a little perspective would be nice

I like most of Margaret Atwood’s work; The Handmaid’s Tale is on my list of 100 favorite novels. When I met her a few years ago (backstage at the Orange Prize ceremony in London) I liked her too. She was funny and engaging. So I’m wondering why this bit of news about her is so irritating to me.


The Raw Feed reports
that Atwood has invented a robotic hand called the Long Arm. This invention will sign her name. So imagine this: you get in the car, on a train or bus and travel to some bookstore or event specifically because you’d like to get your copy of [insert title] signed. You wait in line. When you reach the front of the line you find a mechanical hand, and a video screen. She’s sitting at home in Canada watching her Long Arm sign her name for you. A face in a box, a mechanical hand.

I know the woman writes sci-fi, but this just strikes me as silly. I do like to get my books signed by the author when possible, sure. Having a book signed by a hunk of metal just isn’t the same thing. And why go to all this trouble? The reasons to do this that come to mind are not complimentary.

6 Replies to “a little perspective would be nice”

  1. I too met Margaret Atwood, well after becoming a fan – first of her poetry, then the early novels. My opinion of Atwood herself took a turn for the worse after a one week “writer in residence” stint in late 1976 or early ’77 at Lake Forest College.
    >
    >At seven months pregnant Atwood brusquely opined about our student “privileged class insulation” (while I was a poor rural kid on financial aid), American fictions lack of originality (“The romance novel evidences your cultural need for continual synaptic stroking…”) and the snobbish effrontery Americans show all things Canadian.
    >
    >From my limited perspective, Ms. Atwood would likely be offended by your mechanical signature misgivings – as a cultural bias.

  2. Crickey. I wonder if she relaxed any over the last thirty years. My interaction with her was very limited, and in that situation she couldn’t really get an attitude on. If she had one at that point.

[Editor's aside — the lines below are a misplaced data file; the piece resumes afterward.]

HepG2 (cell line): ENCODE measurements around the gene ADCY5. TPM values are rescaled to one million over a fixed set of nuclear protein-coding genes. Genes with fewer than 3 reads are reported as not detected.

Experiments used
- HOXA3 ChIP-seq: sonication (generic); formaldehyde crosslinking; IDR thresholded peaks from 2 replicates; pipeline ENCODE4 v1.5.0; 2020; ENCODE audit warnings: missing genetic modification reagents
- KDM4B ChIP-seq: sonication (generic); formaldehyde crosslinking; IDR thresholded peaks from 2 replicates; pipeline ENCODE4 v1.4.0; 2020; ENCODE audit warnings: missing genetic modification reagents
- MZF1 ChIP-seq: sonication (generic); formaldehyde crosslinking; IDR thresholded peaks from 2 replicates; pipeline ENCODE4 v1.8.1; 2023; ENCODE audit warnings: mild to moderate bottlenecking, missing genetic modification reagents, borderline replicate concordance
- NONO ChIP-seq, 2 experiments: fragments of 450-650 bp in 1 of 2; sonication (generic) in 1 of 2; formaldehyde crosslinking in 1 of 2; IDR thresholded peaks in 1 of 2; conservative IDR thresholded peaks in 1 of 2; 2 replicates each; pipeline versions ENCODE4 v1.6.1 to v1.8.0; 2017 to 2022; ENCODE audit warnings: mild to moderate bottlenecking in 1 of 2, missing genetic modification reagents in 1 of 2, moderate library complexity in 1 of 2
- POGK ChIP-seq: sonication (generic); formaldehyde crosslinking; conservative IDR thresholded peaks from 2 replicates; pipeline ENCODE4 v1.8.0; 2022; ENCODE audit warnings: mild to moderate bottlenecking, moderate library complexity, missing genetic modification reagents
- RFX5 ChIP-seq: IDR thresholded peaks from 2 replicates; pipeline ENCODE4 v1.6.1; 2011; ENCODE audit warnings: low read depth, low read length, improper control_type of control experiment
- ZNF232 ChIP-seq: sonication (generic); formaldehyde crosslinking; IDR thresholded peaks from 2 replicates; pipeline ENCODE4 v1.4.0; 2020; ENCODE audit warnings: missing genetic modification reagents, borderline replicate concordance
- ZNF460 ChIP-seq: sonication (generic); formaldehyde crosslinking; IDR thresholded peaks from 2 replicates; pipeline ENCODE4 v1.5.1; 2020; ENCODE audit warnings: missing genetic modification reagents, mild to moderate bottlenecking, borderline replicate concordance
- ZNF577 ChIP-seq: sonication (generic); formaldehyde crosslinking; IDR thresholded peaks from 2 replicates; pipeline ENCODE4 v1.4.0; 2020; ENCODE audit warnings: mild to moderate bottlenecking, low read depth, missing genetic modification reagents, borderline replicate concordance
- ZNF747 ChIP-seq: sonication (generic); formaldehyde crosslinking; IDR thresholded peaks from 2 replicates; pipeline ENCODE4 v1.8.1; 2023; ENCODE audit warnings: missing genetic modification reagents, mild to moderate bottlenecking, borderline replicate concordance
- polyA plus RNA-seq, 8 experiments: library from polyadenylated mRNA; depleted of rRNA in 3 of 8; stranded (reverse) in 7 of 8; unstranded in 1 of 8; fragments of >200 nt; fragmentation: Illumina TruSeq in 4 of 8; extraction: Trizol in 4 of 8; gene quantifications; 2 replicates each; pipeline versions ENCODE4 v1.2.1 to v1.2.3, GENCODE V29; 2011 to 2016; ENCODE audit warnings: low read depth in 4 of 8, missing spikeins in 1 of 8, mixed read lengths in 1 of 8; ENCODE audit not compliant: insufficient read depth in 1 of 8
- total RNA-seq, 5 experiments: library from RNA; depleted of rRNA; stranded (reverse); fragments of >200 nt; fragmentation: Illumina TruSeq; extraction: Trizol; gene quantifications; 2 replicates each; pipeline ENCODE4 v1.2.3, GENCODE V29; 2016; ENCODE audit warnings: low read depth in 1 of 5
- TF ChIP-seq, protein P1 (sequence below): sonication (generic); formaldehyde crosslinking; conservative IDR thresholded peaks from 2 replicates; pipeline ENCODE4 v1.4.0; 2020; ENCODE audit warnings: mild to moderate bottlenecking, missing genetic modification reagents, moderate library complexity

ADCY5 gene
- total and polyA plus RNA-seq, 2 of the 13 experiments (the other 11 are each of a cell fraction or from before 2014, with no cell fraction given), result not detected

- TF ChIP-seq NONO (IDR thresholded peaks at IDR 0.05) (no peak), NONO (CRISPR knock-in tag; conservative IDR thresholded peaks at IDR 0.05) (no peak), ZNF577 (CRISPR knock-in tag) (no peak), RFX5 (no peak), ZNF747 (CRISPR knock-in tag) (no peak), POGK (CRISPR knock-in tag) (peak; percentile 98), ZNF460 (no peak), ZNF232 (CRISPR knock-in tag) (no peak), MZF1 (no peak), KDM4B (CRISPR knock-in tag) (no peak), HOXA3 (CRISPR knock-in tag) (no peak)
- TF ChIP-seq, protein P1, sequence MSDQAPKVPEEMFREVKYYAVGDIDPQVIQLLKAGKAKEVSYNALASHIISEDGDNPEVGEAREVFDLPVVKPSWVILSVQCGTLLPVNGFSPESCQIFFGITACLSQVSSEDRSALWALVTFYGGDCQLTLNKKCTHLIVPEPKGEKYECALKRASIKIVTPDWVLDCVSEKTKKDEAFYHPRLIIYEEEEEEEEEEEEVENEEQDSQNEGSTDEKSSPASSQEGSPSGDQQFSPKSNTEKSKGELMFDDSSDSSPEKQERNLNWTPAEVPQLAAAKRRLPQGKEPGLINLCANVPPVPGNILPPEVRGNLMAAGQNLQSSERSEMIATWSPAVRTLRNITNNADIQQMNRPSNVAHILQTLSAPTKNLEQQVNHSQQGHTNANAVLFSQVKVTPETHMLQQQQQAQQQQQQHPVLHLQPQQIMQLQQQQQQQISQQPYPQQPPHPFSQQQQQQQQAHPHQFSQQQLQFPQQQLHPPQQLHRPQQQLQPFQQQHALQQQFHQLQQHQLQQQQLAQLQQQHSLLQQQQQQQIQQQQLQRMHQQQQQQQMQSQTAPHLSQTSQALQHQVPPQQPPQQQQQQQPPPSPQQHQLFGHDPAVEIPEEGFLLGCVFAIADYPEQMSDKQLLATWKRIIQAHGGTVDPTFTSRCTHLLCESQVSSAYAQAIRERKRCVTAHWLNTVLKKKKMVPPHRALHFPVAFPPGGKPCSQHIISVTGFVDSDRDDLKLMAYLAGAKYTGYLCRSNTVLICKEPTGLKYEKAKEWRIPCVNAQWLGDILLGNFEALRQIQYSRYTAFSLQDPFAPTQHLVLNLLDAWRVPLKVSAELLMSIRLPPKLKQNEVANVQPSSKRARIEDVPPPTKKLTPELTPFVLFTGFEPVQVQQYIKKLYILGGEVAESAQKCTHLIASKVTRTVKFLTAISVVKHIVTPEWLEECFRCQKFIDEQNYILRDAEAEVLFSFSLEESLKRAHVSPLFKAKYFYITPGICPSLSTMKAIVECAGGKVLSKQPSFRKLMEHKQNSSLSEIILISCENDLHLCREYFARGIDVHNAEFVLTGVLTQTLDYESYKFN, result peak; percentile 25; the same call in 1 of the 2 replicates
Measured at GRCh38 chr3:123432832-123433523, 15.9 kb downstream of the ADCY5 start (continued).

She did leave immediately when it turned out she hadn’t won.

    The lesson here is that bad behavior follows you around forevermore.

  3. I love Margaret Atwood’s work and I usually race to the book store to buy as soon as I know something is available. I can forgive her the mechanical arm (I’m not a people person either) and even the popup-heavy Web site with no “there” there, OW Toad, but I was really disappointed in “Oryx and Crake.” She has said that it was not science fiction, and if you believe as I do that the science in sci fi actually plays a part in advancing the story, she was right to say so. Still, I have two works in progress based around bioengineered organisms, and the surface treatment of the topic was one of those “needlepoint bedspread” moments that took a notch or two off her standing for me.

  4. Heard Atwood interviewed on a CBC Saturday afternoon radio show this past December. The interviewer played a game of “Would you rather…” with her. So not an interview so much as a game really. She played along gamely, but then, it was an admirer’s interview. (Do I need to explain the game? Questions like: Would you rather do this, or that, and why? Depending on the interviewer, highly subjective and often unrelated options are chosen, and it’s just a crapshoot what comes out in the process. A bit ‘stream of consciousness’ in style for an interview.) Atwood struck me as a person comfortable in her own skin, but not interested in comforting others when her skin doesn’t please them. I could relate to the isolation she seemed to be cultivating with that pose, although it may seem unforgiveably rude to others. I wondered if appearing rude in your preference for isolation is one of the side-effects of the writerly headspace you’ve talked about here in the past.

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